Traditionally, rituals have not only been for holidays or personal practice. They also mark milestones in life, when something major is occurring and the community wants to acknowledge that change. Naming ceremonies, passages into adulthood, weddings, and funerals are all examples of rites of passage.
This is a tradition that appears to go back a long way. There is a Paleolithic cave in France which preserves the footprints of children dancing in a circle, and it is possible that this evidence, plus the hundreds of hand prints—each of a different person—found on the walls of many of these caves marks the traces of truly ancient passage rites. In such caves, the farthest and most difficult to reach areas sometimes contain art of part-human, part-animal creatures: most likely the “revelation” reached at the end of a ritual ordeal.
Mainstream culture pretty commonly celebrates only three forms of rites of passage: Naming ceremonies for babies (“Christening” or baptism, for Christians), weddings, and funerals. But arrival in adulthood (whether legally or biologically) is one we really should mark, as it helps young adults to know that they have new responsibilities and freedoms, and moving on from adulthood into elderhood is one we should consider, as well.
Atheopagans, too, can implement rites of passage into our practices. All of us are born and die. Most of us, too, get married and/or have children, grow into adulthood, and age. Rituals with our families and community to acknowledge these milestones can lend meaning and richness to the process of our living.
It is the “ageing” part of the arc of life that may be hardest for us to acknowledge. The cult of youth is so pervasive and powerful (in American society, anyway) that few of us acknowledge a point when we have become elders, preferring to persist in self-identification as “youthful”, if not exactly young.
But there is a value, I think, in acknowledging that we have arrived at a Certain Age. It may be easier for those with uteri to mark a definite point of change at menopause, but for those with testes, too, there are definite physical signs: onset of male-pattern balding, perhaps, or the beginning of accumulation of belly fat.
That said, we are living so much longer lives now than did many of our ancestors that the point of declaring yourself “old” may be deferred for awhile. For myself, I have decided that 60—presuming I get there— will be the age at which I declare myself “old” (though I intend to be a vigorous “old”). I’ll hold a special birthday party that year with a ritual marking my passage into elderhood.
For those of you planning or officiating at a rite of passage, remember to consider what the meaning of the transition is to the subject: is it arrival in the magnificent Universe, or in the sovereignty of adulthood? Is it the commitment of marriage (be it for some limited period such as “a year and a day” of “handfasting” (a Pagan term for marriage), or until such time as love no longer thrives)? Each rite of passage—even a funeral—is a celebration, even if there is loss sown into it. What are you celebrating, and how can that joy be brought out into the community of your friends and family?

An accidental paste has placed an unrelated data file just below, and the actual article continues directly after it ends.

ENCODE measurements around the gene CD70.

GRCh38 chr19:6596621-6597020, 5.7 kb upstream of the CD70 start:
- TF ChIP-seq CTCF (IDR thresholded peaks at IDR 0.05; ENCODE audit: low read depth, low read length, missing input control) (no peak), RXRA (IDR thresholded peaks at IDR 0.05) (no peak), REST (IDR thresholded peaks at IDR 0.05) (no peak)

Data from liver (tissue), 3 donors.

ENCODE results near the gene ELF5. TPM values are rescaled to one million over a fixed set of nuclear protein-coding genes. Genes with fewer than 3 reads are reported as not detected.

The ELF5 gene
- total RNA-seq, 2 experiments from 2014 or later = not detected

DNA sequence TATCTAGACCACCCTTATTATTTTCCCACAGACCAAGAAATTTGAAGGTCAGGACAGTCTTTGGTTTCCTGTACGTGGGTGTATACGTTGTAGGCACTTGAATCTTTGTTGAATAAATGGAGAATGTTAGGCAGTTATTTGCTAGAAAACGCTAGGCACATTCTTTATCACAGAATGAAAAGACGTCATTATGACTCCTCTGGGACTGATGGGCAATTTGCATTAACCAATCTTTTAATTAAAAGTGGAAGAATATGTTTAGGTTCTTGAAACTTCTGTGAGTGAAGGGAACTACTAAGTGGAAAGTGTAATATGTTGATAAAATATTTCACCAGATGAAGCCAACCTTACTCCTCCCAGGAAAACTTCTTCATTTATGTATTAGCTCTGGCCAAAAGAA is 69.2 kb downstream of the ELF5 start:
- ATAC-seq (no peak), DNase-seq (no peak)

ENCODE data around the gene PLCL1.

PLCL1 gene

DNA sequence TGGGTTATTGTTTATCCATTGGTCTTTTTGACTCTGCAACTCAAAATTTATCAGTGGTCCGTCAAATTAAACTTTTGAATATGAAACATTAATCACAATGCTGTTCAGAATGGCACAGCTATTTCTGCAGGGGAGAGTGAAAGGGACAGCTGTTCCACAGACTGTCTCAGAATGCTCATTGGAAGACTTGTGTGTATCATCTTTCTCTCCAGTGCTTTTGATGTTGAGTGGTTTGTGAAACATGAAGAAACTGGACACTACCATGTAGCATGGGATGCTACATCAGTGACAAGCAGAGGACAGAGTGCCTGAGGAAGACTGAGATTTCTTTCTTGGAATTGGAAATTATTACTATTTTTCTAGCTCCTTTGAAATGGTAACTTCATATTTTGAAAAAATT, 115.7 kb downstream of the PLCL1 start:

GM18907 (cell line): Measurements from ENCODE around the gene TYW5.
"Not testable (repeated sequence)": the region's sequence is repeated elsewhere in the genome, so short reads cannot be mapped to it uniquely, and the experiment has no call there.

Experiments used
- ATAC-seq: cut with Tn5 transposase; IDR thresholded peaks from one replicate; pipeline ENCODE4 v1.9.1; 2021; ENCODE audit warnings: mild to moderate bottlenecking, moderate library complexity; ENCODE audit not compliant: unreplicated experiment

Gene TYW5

Because Atheopaganism has no priesthood, in the U.S. you may need to acquire a legal ordination before being able to conduct weddings in your state. You can do this for free, online, through the Universal Life Church, the tenets of which are 1. Do only that which is right, and 2. All should be free to worship as they see fit. Perfectly compatible with us! Here’s a link to where you can register. The Internal Revenue Service recognizes the ULC as a legitimate religious organization and your state CANNOT refuse to allow you to conduct weddings as an ordained minister of the ULC. [EDIT: Now you can be legally ordained as an Atheopagan cleric! Visit TheAPSociety.org!]
Depending on where you live, legal requirements for conducting weddings will vary. You may need to partner up with someone from a legally recognized religious organization in order to conduct this important rite of passage.
Speaking of which, divorces are important life passages, too. I’ve been to a couple of divorce rituals (including one of my own): they were beautiful and heartbreaking.
In each case, as you frame a rite of passage, be thinking about what the multiple meanings are for that passage. Life is complex, and no phase of it is just one thing. Particularly, be careful about assumptions about what the next phase of the person’s life is likely to be about, because frankly, you don’t know. Some people undergo gender transitions. Some people have children, others don’t. In all cases, a rite of passage should be affirming, describing the new phase as a positive step forward (or, in the case of a funeral rite, describing the life of the deceased in positive terms).
Our lives are precious, and a central element of Atheopaganism is about not letting them slip by unnoticed. Mark those important transitions for yourself and your friends! You’ll be glad you did.